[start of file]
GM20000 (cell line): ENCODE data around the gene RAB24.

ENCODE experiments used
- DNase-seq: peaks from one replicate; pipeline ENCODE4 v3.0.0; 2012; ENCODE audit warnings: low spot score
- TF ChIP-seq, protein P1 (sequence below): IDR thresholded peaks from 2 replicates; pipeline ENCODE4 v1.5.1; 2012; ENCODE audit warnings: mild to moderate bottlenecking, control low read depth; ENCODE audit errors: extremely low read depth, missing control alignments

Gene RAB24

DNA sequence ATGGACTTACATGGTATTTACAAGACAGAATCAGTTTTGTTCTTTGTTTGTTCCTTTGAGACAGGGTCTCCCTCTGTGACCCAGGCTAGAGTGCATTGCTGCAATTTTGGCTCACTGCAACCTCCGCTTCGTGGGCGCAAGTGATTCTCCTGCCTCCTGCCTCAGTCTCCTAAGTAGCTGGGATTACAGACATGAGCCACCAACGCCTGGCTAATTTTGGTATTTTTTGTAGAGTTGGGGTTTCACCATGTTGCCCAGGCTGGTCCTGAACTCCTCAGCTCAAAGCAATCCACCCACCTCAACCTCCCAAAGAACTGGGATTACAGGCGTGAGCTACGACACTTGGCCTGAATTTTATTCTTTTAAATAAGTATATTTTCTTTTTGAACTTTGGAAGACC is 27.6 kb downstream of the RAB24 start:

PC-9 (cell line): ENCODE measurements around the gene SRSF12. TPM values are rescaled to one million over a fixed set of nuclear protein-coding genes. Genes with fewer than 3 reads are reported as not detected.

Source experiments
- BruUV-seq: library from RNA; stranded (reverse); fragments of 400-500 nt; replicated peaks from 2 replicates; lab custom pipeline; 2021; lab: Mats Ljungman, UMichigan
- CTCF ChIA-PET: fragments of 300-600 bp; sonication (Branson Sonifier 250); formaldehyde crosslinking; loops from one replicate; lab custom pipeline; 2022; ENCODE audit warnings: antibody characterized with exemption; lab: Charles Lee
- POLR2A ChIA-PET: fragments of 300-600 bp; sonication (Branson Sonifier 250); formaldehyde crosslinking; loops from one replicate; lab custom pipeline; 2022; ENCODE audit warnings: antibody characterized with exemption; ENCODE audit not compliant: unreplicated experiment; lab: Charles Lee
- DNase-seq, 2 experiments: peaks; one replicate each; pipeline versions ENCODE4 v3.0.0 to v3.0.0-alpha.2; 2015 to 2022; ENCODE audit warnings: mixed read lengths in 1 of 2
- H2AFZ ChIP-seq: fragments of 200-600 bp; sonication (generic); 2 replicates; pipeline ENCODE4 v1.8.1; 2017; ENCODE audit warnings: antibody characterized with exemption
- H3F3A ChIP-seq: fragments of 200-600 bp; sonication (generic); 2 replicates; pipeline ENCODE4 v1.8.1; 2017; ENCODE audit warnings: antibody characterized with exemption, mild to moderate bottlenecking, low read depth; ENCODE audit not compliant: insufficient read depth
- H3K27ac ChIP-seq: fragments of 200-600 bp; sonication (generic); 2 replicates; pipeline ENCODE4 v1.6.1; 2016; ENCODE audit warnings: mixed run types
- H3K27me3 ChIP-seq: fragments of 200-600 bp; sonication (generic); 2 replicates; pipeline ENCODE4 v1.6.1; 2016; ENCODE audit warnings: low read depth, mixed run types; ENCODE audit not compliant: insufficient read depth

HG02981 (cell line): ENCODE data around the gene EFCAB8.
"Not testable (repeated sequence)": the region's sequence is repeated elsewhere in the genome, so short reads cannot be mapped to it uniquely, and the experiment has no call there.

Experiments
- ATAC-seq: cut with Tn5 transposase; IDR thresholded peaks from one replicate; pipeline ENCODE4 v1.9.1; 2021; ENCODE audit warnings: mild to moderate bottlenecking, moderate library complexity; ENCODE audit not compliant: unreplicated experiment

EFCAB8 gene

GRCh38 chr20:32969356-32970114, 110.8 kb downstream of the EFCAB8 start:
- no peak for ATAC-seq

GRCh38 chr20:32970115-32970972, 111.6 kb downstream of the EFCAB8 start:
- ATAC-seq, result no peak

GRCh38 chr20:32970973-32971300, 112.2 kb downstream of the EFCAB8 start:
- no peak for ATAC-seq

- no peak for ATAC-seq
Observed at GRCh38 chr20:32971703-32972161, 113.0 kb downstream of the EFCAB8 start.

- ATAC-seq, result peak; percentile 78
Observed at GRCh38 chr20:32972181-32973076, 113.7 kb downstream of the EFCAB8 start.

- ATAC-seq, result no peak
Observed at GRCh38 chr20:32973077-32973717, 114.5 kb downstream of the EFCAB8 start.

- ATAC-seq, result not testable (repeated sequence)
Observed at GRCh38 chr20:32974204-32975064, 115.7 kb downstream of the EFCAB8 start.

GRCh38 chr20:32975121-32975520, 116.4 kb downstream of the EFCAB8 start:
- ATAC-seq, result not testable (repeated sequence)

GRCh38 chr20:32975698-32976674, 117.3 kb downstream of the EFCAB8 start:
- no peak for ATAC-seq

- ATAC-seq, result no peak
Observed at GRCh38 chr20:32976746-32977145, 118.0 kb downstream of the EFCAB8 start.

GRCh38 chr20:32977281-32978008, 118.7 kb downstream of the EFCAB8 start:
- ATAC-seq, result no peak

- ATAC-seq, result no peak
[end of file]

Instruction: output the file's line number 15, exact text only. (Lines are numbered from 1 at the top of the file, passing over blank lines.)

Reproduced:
- H3K27ac ChIP-seq: fragments of 200-600 bp; sonication (generic); 2 replicates; pipeline ENCODE4 v1.6.1; 2016; ENCODE audit warnings: mixed run types